The internet has been a gold mine of information for me, but unfortunately not everything I find on the net is downloadable. They are like tempting little morsels, taunting me with what they might hold. I had found some hard copies of some material I was after at LU so I decided to pay my old alma mater a visit. It had been quite a while since I had been in the library to look up old books, so I was a bit dumbfounded at first. I had to ask for directions!

Most of the information I was after was located in old mining and forestry reports. There was some valuable information, particularly in the mining reports, since the Gunflint Range that holds the Paulson Mine extends into Canada for some 50 miles; the railway was supposed to tap into some of this Canadian iron as well. These geologic reports shed a lot of light into the quality and quantity of iron located in this extension of the Mesabi Iron Range. You can imagine how disappointed I was however when one book, which was supposed to have 4 maps of iron location along the railway, was missing two of the maps. They had been torn out! Thanks dirt bag whoever you were-now I have to try to find this book elsewhere, probably in Toronto!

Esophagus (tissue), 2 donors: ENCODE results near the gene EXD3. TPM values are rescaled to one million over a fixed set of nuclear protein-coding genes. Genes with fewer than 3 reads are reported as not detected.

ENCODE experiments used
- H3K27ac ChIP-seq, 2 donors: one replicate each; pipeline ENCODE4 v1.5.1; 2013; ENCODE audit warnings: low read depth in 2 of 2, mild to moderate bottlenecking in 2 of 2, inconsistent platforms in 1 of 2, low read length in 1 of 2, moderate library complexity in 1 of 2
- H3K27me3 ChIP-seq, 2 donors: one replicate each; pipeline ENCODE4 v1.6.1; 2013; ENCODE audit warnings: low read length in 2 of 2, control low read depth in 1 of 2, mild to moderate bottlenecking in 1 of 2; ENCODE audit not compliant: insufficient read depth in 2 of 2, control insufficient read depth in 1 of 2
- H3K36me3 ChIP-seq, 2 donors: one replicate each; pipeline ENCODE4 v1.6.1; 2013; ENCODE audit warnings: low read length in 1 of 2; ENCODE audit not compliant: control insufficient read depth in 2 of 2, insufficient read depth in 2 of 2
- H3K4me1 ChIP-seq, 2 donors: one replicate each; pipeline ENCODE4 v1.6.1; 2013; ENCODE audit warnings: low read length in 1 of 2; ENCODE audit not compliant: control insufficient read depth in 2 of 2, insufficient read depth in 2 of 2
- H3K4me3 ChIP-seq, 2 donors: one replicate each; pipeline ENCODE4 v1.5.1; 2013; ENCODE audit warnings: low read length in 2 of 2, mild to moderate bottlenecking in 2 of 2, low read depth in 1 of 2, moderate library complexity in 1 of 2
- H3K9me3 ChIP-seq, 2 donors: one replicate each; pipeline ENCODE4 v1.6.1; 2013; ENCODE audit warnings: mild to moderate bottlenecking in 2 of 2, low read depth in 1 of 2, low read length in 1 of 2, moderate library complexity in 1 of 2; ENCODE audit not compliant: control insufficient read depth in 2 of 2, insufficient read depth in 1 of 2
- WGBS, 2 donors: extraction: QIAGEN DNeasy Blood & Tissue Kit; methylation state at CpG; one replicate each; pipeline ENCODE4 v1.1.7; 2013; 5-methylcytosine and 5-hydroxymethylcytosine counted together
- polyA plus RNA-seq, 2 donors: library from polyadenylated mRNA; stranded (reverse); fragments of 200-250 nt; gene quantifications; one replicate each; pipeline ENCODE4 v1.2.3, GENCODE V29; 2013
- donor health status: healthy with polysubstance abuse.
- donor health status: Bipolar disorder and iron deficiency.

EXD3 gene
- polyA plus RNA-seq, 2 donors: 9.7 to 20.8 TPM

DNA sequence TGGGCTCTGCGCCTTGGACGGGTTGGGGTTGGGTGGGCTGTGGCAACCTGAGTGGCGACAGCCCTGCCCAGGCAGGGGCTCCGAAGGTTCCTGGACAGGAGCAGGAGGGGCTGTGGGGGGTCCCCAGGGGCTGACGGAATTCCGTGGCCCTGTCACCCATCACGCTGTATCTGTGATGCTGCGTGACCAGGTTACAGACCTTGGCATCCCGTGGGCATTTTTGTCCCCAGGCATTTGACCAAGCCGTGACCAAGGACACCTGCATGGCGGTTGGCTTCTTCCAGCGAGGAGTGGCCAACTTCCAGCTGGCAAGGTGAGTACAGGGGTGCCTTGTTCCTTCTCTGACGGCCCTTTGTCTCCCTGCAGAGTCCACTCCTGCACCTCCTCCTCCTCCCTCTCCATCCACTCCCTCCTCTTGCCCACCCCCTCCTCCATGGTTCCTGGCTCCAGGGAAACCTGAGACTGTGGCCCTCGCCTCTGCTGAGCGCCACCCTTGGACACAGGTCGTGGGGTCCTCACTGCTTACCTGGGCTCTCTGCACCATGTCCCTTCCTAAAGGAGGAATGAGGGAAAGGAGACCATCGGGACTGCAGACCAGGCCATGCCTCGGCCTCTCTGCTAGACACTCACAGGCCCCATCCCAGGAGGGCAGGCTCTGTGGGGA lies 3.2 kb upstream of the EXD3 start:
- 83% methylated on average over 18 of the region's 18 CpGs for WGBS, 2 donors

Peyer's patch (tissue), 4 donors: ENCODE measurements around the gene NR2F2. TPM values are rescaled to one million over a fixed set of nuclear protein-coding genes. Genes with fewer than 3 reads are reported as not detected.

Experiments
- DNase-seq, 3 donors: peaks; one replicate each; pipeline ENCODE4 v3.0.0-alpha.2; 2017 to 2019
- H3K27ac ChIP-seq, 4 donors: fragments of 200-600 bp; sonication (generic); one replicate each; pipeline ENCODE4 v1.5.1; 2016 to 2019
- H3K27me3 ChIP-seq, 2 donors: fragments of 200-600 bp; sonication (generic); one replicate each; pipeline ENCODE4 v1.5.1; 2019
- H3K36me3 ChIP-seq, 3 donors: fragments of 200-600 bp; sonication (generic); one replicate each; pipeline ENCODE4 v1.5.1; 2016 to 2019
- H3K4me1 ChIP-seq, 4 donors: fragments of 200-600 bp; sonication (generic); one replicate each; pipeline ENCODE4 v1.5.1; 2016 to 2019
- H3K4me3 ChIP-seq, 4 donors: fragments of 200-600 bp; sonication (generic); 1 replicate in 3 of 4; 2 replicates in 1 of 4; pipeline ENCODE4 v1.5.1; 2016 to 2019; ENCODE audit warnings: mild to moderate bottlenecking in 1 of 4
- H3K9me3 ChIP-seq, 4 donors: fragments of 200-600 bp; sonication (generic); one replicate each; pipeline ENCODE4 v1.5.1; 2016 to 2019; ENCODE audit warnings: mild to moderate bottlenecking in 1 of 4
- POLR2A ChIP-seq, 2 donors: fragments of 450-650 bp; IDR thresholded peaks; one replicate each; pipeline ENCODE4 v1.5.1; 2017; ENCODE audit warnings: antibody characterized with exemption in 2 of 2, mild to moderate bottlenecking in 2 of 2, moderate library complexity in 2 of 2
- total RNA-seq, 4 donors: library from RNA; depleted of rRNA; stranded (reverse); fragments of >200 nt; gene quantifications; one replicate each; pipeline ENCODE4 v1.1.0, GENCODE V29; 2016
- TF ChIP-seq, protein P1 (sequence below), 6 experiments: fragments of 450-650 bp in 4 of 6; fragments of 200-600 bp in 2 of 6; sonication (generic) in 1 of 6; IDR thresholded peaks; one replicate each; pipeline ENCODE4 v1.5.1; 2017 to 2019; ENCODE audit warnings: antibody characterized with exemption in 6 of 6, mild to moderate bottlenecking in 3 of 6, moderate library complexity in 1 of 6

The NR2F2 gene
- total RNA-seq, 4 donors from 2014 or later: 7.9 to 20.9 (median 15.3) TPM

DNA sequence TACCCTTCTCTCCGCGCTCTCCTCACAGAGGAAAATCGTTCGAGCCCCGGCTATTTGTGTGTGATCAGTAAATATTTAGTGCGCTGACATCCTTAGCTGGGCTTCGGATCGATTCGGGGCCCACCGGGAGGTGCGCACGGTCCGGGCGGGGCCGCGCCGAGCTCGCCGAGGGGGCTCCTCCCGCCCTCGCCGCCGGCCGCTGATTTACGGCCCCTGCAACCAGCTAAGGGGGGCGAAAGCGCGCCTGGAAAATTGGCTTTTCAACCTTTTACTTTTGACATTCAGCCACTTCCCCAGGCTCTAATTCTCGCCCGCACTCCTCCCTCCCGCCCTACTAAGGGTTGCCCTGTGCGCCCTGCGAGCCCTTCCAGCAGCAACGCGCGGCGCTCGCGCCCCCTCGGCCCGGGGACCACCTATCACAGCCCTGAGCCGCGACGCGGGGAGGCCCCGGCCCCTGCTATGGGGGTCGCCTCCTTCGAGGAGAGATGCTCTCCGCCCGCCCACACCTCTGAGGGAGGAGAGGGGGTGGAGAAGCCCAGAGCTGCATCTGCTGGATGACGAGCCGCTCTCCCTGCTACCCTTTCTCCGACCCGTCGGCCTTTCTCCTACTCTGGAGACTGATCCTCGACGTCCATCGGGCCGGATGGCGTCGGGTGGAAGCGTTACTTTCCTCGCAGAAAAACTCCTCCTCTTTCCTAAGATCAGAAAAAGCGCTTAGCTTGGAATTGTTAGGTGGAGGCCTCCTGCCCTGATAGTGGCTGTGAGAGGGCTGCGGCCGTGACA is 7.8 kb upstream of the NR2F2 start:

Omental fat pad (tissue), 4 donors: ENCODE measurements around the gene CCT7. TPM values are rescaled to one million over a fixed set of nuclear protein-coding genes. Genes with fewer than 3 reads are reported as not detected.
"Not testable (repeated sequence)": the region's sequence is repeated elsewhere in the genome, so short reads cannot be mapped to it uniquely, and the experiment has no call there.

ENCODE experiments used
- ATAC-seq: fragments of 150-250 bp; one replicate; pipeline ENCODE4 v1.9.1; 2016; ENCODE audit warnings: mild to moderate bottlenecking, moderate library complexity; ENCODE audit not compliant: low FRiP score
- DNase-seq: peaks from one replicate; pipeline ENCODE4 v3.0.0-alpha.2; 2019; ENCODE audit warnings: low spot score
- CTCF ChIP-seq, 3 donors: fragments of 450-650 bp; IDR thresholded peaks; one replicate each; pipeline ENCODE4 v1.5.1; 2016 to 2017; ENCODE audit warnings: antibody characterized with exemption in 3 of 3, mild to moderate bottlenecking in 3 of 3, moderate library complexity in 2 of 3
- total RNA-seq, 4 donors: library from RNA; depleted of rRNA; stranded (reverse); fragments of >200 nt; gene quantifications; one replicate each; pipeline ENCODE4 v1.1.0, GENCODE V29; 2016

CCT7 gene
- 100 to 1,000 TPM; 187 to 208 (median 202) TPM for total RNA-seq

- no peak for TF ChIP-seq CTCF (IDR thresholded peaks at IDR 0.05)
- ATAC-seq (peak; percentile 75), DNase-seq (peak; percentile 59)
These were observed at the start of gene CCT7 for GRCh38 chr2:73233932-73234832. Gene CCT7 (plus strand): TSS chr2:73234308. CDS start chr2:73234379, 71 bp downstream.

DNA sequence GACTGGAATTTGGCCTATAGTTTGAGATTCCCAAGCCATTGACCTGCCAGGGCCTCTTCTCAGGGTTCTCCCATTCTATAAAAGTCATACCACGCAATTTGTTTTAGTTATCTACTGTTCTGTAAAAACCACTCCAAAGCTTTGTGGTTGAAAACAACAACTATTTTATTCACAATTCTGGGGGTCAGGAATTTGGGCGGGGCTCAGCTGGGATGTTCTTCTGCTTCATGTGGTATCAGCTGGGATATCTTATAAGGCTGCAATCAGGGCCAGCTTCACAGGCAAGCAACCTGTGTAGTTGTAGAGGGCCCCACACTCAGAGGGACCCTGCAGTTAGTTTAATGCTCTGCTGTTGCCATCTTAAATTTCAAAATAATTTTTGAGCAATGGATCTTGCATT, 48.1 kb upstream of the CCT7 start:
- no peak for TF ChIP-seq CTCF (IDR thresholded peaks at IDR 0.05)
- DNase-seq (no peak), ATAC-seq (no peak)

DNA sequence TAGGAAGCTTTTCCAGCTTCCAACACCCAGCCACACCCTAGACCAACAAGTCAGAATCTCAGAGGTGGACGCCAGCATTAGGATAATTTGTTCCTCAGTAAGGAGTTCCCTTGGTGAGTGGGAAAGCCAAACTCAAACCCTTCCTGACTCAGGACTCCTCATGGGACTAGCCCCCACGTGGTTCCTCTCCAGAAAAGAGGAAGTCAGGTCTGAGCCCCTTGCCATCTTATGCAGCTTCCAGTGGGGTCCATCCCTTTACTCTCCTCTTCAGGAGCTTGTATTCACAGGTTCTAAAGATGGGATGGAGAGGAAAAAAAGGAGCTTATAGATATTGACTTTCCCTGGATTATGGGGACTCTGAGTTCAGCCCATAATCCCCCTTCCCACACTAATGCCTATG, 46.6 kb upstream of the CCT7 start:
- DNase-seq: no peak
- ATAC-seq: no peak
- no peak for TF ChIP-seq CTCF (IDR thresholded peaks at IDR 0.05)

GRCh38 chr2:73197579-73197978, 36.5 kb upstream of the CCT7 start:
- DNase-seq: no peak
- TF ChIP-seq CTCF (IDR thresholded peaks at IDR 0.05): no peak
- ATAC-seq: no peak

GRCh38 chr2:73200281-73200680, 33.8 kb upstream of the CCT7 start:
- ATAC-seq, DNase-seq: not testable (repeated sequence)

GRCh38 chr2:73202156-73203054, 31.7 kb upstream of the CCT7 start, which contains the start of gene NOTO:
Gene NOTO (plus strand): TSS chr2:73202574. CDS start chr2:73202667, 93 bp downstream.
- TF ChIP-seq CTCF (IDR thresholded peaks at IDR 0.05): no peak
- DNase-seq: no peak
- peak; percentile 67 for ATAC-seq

I also found some time to start working on an article for the Thunder Bay Historical Museum Society, of which I am a member. I have been wanting to write an article for TBHMS on Leeblain for a while now, and since I have already written one article this year (no idea when that will be completed), I thought I would move on to something else. I have about 550 words so far, which is a decent start. Hopefully I’ll get a chance to work a bit more this week, as I know I will have to put it on hold soon to begin working on my slide show for my presentation on the 25th of this month. We’ll see where I am by next week.

Anyway, I better wrap things up since I have an early morning. I’ll have a bit more to report after tomorrow’s hike, and next week I will be on time! Until then…

 
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Posted by on July 3, 2012 in Hiking, Miscellaneous, Research, Writing